Nonprofit Fiscal Year-End Checklist

fiscal year end checklist

Before your nonprofit’s fiscal year-end, you may want to create a checklist that includes what you need to accomplish. Though checklists can vary from organization to organization, you likely want to include automating your bookkeeping and accounting process, filing your IRS tax reports, scheduling your annual board meeting, and completing the necessary reporting.

What Is the Fiscal Year for Nonprofits?

A fiscal year for a nonprofit is the period used to calculate annual financial statements, and for many nonprofits, the fiscal year-end is June 30. However, this isn’t a required year-end date, and your organization can base your organization’s fiscal year on a few different factors. For example, you can correlate your fiscal year-end with your program year or grant cycles. Consider your busiest season, as you may want to plan your fiscal year-end during a different time of the year. Consider making the following steps part of your fiscal year-end checklist.

Automating Bookkeeping and Accounting Processes

Keeping up with your nonprofit’s bookkeeping and accounting needs throughout the year can be difficult and time-consuming if processes are entirely manual. By automating these processes, you can simplify your bookkeeping and accounting while gaining a clear understanding of your finances at any time. During the fiscal year-end, you must enter all your data, balance and reconcile your accounts, and accurately record all your transactions. You can ensure the easy completion of these tasks by automating these processes with MIP Fund Accounting®.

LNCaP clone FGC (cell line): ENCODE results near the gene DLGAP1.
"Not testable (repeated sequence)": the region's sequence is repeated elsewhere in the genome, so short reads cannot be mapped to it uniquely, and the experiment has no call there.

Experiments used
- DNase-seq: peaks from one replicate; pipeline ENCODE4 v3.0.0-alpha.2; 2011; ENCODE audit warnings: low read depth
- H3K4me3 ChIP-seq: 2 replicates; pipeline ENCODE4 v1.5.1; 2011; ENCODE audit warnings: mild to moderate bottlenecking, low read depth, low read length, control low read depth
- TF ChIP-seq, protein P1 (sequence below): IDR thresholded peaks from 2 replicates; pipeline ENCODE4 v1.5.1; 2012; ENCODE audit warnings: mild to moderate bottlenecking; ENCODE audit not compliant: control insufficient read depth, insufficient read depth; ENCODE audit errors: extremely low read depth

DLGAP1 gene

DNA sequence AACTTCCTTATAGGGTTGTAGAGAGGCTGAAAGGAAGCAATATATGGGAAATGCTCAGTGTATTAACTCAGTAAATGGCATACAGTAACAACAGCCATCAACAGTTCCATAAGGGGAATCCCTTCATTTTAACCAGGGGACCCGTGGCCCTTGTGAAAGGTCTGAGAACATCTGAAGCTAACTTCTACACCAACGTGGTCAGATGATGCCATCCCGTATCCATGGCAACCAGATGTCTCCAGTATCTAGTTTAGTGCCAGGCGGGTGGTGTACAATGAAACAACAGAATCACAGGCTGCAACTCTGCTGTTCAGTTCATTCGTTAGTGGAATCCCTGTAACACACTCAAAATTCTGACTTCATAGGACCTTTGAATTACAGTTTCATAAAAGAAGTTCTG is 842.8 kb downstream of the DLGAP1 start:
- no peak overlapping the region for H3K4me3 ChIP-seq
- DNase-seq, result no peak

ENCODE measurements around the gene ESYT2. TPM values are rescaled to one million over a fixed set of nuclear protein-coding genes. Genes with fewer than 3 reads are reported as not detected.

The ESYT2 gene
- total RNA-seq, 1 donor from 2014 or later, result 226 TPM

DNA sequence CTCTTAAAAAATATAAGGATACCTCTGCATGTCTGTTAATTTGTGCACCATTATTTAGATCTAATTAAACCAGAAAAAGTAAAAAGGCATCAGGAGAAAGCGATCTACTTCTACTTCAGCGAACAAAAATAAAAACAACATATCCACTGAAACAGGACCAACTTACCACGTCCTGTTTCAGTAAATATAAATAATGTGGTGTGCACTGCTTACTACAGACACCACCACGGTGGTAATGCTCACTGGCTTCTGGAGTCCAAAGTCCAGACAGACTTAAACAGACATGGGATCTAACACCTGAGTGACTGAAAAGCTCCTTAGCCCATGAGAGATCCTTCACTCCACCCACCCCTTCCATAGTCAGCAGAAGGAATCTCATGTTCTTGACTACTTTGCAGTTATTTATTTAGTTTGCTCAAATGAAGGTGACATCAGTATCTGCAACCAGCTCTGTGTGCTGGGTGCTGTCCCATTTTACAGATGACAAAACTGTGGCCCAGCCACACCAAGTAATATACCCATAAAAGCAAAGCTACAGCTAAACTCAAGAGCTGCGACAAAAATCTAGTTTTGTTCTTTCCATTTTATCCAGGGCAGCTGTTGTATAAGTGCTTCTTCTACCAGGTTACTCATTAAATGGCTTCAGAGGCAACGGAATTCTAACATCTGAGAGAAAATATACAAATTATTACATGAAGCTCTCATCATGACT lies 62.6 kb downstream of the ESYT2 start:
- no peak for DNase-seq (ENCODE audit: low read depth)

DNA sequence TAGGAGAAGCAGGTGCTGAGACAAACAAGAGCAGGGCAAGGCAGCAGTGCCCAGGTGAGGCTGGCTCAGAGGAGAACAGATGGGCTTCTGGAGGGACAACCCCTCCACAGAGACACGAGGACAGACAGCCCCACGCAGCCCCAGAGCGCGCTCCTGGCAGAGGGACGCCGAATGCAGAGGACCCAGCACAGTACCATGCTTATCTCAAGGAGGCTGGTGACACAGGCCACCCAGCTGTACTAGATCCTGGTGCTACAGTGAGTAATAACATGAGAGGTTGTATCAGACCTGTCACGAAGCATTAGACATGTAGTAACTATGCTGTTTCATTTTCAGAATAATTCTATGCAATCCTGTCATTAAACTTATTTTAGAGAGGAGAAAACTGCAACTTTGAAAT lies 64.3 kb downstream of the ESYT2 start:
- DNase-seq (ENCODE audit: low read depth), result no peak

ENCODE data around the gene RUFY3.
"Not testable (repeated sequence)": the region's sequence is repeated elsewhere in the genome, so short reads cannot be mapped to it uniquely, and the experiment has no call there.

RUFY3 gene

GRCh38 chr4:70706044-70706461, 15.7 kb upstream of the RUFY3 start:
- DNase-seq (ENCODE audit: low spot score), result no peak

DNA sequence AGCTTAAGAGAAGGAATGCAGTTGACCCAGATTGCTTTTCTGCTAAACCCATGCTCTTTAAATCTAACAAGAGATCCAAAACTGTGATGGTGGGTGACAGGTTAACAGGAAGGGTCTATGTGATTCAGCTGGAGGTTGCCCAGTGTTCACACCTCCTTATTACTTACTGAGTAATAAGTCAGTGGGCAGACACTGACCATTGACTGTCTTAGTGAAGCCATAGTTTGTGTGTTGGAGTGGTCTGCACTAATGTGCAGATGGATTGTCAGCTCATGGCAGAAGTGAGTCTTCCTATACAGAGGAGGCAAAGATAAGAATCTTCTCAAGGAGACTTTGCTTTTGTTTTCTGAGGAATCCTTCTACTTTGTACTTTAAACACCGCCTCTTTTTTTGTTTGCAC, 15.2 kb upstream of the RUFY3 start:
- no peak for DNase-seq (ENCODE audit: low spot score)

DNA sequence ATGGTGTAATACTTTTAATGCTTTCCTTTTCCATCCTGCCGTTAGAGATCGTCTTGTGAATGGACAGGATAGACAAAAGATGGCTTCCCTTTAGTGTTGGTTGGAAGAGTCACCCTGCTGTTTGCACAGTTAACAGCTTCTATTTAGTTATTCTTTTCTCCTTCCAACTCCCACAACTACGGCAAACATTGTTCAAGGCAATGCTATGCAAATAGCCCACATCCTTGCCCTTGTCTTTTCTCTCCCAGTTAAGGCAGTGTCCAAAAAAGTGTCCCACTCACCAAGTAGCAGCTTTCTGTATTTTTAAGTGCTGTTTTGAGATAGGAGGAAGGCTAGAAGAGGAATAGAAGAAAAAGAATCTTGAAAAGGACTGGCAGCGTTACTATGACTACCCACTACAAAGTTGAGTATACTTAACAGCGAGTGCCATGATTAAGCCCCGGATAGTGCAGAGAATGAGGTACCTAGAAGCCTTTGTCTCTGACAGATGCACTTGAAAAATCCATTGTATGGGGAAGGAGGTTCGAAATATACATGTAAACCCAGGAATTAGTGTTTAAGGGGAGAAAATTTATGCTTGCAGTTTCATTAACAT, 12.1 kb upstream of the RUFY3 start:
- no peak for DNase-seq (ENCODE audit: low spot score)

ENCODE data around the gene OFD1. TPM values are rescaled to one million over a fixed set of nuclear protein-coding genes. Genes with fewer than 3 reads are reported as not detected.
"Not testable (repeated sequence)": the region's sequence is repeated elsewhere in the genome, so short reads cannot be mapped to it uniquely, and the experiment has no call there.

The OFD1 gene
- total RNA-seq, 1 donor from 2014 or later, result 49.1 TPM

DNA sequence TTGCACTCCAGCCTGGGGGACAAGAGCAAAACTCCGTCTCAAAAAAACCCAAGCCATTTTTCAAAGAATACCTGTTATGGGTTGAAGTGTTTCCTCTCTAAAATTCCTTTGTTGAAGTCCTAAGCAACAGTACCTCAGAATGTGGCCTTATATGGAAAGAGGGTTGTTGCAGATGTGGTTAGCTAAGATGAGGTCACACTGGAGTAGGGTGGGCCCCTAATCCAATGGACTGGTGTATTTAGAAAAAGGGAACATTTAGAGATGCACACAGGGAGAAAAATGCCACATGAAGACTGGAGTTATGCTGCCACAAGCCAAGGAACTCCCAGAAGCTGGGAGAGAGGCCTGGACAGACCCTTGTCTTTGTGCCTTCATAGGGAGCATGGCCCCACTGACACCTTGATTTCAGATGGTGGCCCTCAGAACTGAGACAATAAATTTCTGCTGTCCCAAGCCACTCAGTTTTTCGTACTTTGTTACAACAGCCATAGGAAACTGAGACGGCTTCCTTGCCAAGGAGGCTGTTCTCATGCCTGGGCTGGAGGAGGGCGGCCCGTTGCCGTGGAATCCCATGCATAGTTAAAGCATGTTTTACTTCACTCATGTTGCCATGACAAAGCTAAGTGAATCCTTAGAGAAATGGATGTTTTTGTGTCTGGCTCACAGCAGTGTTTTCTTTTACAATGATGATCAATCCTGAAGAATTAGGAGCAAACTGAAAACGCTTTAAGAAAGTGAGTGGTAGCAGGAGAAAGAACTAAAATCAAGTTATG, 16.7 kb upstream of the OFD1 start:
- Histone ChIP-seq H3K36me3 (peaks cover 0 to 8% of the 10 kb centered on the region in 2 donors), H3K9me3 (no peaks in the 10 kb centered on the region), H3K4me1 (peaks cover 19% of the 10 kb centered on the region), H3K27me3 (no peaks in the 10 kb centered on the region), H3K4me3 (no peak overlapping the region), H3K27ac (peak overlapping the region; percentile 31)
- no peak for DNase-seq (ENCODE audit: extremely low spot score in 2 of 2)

Fill Out IRS Tax Reports

Your nonprofit organization likely needs to file tax reports annually. For example, most exempt organizations file the IRS Tax Informational Report, also known as IRS Form 990. The type of this form you need to file depends on your organization’s gross receipts and the filing year. Possible Form 990s include Form 990-N and 990-EZ. 

Your nonprofit’s fiscal year-end can influence when your IRS Form 990 is due. The form is due a few months after your year-end, so it’s important to determine what your year-end date is to determine when the form will be due. Along with this form, you may also need to collect W-9s for your vendors or service providers. At your fiscal year-end, you want to make sure you have every form or IRS tax report you need. 

You may also need to file an annual tax report with your state. To check the tax filing requirements in your state, reach out to the state comptroller’s office.